The Confidence Gap: When Success and Body Confidence Collide

The Confidence Code: The Science and Art of Self-Assurance – What Women Should Know is one of many books that examines the differences between men and women as presented in the corporate workforce – specifically, the ways women still lag behind men when it comes to confidence. Motherhood, lack of mentorship opportunities, socialization, and biology all may play a role in the underrepresentation of women at the highest levels of leadership. But what about the role that body image plays? Research implies that physical expectations are high – and criticism fierce – for women in positions of power. “What you chose to wear expresses who you are as a woman. For men in a professional world, you’re going to be in a suit – the choices are much more limited”, says Sharon MacLeod, VP of Personal Care for Unilever in North America, the brand that brought us the Dove Self-Esteem Project.

Studies in Britain and the United States have found that weight discrimination is alive and well in various classes of employment. Researchers at Michigan State University found that between 45 and 61 percent of male CEOs had BMI levels that would be considered overweight, versus just five to 22 percent of female CEOs . So what’s the message that women considering careers in business and politics receive? Professional attire and grooming aren’t enough. Thin, it would seem, has become shorthand for the discipline, self-control, and desire to succeed necessary to achieve success. Part of this pressure may be compounded by the fact that women in corporate sectors are often outnumbered by male colleagues. By “Being the only woman in a room of 25 or 30 people, when you walk in, you’re noticed instantly,” says MacLeod, “When you’re the only woman there, you can’t be invisible.”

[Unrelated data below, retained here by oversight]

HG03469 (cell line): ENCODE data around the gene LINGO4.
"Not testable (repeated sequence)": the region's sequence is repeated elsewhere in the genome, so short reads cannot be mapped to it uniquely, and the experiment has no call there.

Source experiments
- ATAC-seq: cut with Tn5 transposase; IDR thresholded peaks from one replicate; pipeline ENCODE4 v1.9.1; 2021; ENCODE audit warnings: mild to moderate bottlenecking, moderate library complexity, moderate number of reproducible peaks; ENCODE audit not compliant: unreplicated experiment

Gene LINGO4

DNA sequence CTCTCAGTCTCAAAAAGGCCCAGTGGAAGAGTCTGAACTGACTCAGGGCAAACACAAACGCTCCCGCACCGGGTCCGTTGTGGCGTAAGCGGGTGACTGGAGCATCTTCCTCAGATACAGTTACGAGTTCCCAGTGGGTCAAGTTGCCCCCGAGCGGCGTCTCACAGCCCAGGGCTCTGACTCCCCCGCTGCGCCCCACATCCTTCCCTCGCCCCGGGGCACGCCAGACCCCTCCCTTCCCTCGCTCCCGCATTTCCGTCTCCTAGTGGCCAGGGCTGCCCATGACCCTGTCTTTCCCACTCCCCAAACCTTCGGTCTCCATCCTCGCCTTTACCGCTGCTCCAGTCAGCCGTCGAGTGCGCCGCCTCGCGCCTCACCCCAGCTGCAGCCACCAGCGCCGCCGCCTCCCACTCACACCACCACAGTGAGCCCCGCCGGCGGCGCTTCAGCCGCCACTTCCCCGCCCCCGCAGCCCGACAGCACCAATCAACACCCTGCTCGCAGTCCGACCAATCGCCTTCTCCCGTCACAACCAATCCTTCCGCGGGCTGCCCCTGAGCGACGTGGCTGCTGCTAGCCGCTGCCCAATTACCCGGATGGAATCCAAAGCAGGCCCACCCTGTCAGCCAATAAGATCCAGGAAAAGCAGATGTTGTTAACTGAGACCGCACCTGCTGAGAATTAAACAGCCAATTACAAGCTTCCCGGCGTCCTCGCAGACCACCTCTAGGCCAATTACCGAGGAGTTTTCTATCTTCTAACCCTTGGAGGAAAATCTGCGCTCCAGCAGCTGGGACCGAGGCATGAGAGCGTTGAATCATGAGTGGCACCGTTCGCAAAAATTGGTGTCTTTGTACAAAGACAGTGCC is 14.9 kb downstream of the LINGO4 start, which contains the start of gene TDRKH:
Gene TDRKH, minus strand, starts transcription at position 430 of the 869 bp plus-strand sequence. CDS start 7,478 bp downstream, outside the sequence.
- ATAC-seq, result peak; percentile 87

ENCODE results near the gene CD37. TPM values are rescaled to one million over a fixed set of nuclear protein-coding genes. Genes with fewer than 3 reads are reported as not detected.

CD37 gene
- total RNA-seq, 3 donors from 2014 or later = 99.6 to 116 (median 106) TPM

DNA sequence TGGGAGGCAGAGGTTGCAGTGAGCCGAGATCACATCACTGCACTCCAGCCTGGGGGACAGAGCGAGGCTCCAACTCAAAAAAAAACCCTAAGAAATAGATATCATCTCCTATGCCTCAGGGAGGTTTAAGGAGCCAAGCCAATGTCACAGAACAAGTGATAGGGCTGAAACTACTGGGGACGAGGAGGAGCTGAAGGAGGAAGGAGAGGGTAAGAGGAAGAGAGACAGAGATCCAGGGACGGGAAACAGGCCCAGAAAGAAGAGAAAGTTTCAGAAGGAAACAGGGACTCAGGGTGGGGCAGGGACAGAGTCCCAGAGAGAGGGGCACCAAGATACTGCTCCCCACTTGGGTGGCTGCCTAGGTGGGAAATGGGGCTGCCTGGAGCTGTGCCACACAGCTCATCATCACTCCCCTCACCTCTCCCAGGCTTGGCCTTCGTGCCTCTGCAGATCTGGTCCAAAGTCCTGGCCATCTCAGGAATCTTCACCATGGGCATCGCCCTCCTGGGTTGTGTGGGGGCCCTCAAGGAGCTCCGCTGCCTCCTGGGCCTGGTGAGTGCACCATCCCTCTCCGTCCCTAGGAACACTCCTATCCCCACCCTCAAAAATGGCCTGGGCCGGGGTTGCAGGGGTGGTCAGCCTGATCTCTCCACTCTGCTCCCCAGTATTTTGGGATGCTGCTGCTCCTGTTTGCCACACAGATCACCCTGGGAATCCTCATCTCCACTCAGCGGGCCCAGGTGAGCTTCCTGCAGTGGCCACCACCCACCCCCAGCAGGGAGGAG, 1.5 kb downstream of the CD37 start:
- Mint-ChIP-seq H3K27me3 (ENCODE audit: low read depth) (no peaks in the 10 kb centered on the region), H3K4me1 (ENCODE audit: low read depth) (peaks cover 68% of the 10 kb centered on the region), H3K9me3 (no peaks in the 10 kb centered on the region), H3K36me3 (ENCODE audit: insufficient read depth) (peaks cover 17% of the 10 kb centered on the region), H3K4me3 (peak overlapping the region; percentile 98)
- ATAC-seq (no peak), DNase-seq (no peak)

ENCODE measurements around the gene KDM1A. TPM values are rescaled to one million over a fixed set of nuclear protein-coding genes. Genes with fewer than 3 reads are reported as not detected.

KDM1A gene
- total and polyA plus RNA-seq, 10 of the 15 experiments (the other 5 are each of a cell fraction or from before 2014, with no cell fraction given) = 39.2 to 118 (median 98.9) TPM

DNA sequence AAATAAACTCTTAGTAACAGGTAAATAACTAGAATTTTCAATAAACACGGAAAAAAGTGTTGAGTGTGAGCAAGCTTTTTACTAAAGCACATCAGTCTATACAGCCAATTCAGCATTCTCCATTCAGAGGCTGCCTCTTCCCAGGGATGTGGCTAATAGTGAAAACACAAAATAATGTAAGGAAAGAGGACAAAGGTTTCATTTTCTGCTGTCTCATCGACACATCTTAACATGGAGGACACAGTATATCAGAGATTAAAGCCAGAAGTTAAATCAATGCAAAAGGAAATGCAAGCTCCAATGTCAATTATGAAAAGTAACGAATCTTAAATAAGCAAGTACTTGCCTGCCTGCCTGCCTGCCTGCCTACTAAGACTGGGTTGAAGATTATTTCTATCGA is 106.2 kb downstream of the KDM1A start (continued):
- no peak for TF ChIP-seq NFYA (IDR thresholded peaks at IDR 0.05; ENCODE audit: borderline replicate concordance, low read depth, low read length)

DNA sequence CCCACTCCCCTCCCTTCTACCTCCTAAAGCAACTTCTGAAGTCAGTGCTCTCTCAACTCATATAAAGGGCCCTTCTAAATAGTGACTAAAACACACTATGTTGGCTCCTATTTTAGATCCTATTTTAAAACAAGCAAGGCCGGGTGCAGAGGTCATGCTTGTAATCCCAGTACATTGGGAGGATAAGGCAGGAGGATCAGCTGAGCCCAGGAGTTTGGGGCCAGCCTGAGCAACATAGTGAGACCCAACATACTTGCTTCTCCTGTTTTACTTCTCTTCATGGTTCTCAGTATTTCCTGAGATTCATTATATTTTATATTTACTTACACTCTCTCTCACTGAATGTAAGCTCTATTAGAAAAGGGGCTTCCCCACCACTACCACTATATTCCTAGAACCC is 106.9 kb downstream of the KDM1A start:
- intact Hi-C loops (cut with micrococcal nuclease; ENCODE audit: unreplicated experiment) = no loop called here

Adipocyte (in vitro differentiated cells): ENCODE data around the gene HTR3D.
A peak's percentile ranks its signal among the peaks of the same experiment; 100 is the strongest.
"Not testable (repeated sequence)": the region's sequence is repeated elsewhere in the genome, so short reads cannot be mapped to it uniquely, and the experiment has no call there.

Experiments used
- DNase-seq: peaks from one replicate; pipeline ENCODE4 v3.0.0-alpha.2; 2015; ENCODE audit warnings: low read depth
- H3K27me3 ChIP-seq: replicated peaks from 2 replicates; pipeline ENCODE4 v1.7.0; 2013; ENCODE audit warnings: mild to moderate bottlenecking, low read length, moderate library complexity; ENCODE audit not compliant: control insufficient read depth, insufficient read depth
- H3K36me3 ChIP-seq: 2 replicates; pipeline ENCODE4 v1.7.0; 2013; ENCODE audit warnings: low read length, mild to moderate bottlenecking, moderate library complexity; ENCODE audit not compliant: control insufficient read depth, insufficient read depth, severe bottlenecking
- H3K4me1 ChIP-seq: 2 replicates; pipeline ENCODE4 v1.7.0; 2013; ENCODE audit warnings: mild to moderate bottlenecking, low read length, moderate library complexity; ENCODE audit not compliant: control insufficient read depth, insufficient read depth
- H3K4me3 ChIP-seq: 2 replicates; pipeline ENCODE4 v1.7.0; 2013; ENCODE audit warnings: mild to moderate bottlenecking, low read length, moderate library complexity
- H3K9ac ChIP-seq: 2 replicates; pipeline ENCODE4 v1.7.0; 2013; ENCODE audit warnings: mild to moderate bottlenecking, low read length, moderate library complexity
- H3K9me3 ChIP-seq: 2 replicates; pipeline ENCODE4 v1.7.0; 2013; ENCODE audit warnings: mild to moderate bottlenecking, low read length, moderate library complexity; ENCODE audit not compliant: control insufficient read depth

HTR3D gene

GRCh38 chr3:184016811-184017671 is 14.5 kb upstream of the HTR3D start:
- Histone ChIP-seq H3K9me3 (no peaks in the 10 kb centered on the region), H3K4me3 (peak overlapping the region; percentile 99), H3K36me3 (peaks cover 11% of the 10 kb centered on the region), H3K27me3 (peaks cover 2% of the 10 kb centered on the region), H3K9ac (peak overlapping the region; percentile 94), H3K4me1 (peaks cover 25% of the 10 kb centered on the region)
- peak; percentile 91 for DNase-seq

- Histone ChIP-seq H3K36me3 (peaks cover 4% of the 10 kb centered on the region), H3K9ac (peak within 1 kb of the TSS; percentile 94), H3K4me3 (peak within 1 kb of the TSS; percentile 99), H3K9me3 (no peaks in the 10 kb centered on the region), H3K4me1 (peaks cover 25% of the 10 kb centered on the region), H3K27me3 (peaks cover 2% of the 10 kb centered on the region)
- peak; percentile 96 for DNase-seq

Forbes author Lisa Quast rightly argues, “women around the world need to work together to help employers and hiring managers become aware of and overcome ingrained biases of how people’s weight affects hiring and promotion decisions” . MacLeod also points to the positive effects that developing self-confidence can have on self-expression: “Dove research has shown that when you don’t feel great about the way you look, you’re less likely to share your opinion, and speak up. If you do feel good about your appearance, being at the centre is okay.” And by being at the centre, women are more likely to create meaningful change and attain higher positions of leadership.

The reality, as many of us can attest to, is that biology trumps the best laid plans when it comes to changing our physiques. Learning to demonstrate excellence isn’t only about developing our professional selves, and standing confidently at the centre – it’s about maintaining a future focus which accepts our bodies, sometimes in the face of a critical audience. Luckily, we can be healthy, fit, and attractive no matter our size. The shape of our bodies doesn’t have to determine the shape of our assets, much less our happiness. As Sharon MacLeod puts it, “We want beauty to be a source of happiness, not of anxiety. And it’s only a small part of what we are.”

Jackie Grandy is a Registered Social Worker and Outreach & Education Coordinator at the National Eating Disorder Information Centre (NEDIC), a program of University Health Network. NEDIC provides support, information and resources to Canadians through its national helpline, outreach and education programming, biennial conference, and Beyond Images, a free media literacy curriculum for grades 4 through 8. You can contact Jackie at and follow NEDIC online through Twitter and Facebook.

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